Skills Renewal

Entrepreneurs Need Constant Skills Renewal to be Competitive

Students studying.

Long-term business success relies on continual personal growth and taking a short term entrepreneurial course from a reputable learning institution will ensure that you further your skills in the area that you need it most, allowing you to sustain and grow your business.

In the Future Work Skills 2020 report, the Apollo Research Institute found that the future workplace will require ongoing education for employees to master new and emerging skills and gain knowledge of disciplines outside their own area of expertise.

The Apollo Research’s Institute for the Future is an independent non-profit strategic research group with more than 40 years forecasting experience.

Long-term business success relies on continual personal growth and taking a short term entrepreneurial course from a reputable learning institution will ensure that you further your skills in special areas.

The report says businesses must also be alert to the changing environment and adapt their workforce planning and development strategies to ensure alignment with future skill requirements.

To be successful in the next decade, entrepreneurs will need to demonstrate foresight in navigating a rapidly shifting landscape of organisational forms and skill requirements. They should continuously reassess the skills they need and quickly put together the right resources to develop and update.

The report goes further and warns that if government policymakers do not respond to the changing landscape by taking a leadership role and making education a national priority “we risk compromising our ability to prepare our people for a healthy and sustainable future.”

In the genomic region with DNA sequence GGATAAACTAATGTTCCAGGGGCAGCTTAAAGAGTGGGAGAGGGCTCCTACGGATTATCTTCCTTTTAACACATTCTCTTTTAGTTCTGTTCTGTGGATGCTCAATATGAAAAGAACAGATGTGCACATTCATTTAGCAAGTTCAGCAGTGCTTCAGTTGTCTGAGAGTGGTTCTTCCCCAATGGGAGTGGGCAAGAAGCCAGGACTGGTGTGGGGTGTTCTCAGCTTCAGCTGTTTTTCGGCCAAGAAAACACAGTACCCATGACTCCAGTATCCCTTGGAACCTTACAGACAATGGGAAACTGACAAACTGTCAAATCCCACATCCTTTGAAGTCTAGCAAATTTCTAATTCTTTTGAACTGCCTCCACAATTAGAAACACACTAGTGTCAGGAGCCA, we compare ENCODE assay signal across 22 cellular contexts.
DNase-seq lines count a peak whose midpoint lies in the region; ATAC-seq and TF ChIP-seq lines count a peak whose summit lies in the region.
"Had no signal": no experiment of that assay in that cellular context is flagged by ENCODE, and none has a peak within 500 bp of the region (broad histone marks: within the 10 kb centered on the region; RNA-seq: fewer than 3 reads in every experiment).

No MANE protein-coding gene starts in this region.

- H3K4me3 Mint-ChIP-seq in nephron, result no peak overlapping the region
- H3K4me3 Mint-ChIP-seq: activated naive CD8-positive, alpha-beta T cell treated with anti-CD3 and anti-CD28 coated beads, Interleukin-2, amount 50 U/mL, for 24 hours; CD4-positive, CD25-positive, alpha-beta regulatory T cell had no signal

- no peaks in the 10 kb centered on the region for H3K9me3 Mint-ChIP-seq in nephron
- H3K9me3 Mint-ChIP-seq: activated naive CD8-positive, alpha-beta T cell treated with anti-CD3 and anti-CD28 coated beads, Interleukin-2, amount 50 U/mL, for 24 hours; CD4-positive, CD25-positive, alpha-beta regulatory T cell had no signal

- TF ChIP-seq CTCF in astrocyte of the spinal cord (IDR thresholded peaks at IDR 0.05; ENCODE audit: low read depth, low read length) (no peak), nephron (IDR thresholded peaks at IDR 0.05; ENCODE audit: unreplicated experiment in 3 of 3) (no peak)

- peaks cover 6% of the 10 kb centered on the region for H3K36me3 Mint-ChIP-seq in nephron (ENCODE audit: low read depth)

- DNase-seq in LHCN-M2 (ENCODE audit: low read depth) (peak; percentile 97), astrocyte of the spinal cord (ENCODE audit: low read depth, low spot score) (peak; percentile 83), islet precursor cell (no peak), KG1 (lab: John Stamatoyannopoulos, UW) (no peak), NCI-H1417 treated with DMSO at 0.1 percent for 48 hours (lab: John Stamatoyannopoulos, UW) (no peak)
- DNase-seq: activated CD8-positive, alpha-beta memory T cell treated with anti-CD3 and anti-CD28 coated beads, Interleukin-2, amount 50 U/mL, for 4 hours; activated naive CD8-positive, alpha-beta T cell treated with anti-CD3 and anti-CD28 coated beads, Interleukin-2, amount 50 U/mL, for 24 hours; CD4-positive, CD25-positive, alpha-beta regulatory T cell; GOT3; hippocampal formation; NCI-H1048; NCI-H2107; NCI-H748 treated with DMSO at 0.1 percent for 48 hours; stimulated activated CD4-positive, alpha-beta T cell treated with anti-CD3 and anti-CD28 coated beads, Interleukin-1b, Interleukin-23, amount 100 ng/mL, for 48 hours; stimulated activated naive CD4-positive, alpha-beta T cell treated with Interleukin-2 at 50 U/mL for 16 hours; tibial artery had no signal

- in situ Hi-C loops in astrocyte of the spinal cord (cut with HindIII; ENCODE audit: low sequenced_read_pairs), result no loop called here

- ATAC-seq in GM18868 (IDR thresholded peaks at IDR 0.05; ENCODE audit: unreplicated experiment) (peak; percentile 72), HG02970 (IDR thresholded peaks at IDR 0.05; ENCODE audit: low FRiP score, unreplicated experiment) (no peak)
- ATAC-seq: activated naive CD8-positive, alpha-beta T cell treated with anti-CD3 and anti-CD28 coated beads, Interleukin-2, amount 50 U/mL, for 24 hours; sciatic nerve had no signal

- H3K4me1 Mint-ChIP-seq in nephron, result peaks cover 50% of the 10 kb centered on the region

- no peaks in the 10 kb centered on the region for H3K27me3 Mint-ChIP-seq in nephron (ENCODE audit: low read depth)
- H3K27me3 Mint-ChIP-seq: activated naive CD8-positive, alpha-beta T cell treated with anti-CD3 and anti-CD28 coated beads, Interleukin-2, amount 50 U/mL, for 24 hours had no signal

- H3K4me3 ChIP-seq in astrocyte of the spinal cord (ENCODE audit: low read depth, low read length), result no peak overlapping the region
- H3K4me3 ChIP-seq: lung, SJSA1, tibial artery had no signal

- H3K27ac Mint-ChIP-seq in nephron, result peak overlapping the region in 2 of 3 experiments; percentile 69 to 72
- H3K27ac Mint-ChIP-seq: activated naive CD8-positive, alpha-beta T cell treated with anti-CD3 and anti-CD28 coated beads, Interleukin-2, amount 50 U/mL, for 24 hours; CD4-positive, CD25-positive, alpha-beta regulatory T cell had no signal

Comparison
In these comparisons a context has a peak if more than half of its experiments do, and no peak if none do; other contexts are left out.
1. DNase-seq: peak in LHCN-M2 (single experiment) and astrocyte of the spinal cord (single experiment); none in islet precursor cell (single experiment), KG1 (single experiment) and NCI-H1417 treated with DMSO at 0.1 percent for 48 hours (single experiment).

Policy makers should consider the full range of skills training, as well as the importance of lifelong learning and constant skill renewal to prepare people and businesses to be competitive in the changing economic environment.

Professor Jacobus Young from the University of South Africa’s Centre for Business Management says educational institutions must have programmes that are aligned to industry needs and well researched curricula in order to address business management.

Young says a business can fail for many various reasons, adding that there are both micro and macro fundamentals that could lead to a business failure.  “In recent years, a business could have failed because of the global economic crisis or because one is operating in stagnating industries. 

In South Africa, in particular, one could argue that businesses are failing because there is a lack of knowledge on entrepreneurship, because that is a general perception.” He says for these reasons, UNISA has partnered with various business organisations and business bodies to ensure a practical approach in business courses they’re offering.

Young says UNISA’s value proposition is that the distance between theory and practice is minimised. He says the university endeavours to assist students who are willing to study to get some form of training and education in all facets of business management. “This should also add value in preparing students to become successful entrepreneurs.”

According to the Apollo Research Institute report, the landscape has changed and educational institutions should consider how to adapt quickly in response. Some directions of change might include:

  • Placing additional emphasis on developing skills such as critical thinking, insight, and analysis capabilities.
  • Integrating new-media literacy into education programmes.
  •   Including experiential learning that gives prominence to soft skills—such as the ability to collaborate, work in groups, read social cues, and respond adaptively.
  •   Broadening the learning constituency beyond teens and young adults through to adulthood.
  •   Integrating inter-disciplinary training that allows students to develop skills and knowledge in a range of subjects.